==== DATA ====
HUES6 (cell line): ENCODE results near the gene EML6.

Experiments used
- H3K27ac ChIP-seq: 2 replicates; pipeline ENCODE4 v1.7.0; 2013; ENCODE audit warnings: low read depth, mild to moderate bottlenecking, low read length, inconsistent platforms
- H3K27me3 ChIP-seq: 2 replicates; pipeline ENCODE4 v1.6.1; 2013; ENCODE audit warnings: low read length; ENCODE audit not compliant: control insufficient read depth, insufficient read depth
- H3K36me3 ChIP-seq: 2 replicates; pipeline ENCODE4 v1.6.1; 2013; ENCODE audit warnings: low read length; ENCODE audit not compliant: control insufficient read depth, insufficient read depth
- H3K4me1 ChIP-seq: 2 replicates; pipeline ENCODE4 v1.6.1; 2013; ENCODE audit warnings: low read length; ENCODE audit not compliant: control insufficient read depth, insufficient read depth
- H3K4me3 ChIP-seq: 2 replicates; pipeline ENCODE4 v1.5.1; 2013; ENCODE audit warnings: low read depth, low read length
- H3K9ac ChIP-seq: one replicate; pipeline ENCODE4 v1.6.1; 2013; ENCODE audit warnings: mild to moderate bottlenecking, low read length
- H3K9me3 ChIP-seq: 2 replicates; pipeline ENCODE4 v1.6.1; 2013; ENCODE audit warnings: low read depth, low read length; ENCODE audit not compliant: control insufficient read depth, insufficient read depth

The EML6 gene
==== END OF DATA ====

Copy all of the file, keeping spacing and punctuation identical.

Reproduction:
HUES6 (cell line): ENCODE results near the gene EML6.

Experiments used
- H3K27ac ChIP-seq: 2 replicates; pipeline ENCODE4 v1.7.0; 2013; ENCODE audit warnings: low read depth, mild to moderate bottlenecking, low read length, inconsistent platforms
- H3K27me3 ChIP-seq: 2 replicates; pipeline ENCODE4 v1.6.1; 2013; ENCODE audit warnings: low read length; ENCODE audit not compliant: control insufficient read depth, insufficient read depth
- H3K36me3 ChIP-seq: 2 replicates; pipeline ENCODE4 v1.6.1; 2013; ENCODE audit warnings: low read length; ENCODE audit not compliant: control insufficient read depth, insufficient read depth
- H3K4me1 ChIP-seq: 2 replicates; pipeline ENCODE4 v1.6.1; 2013; ENCODE audit warnings: low read length; ENCODE audit not compliant: control insufficient read depth, insufficient read depth
- H3K4me3 ChIP-seq: 2 replicates; pipeline ENCODE4 v1.5.1; 2013; ENCODE audit warnings: low read depth, low read length
- H3K9ac ChIP-seq: one replicate; pipeline ENCODE4 v1.6.1; 2013; ENCODE audit warnings: mild to moderate bottlenecking, low read length
- H3K9me3 ChIP-seq: 2 replicates; pipeline ENCODE4 v1.6.1; 2013; ENCODE audit warnings: low read depth, low read length; ENCODE audit not compliant: control insufficient read depth, insufficient read depth

The EML6 gene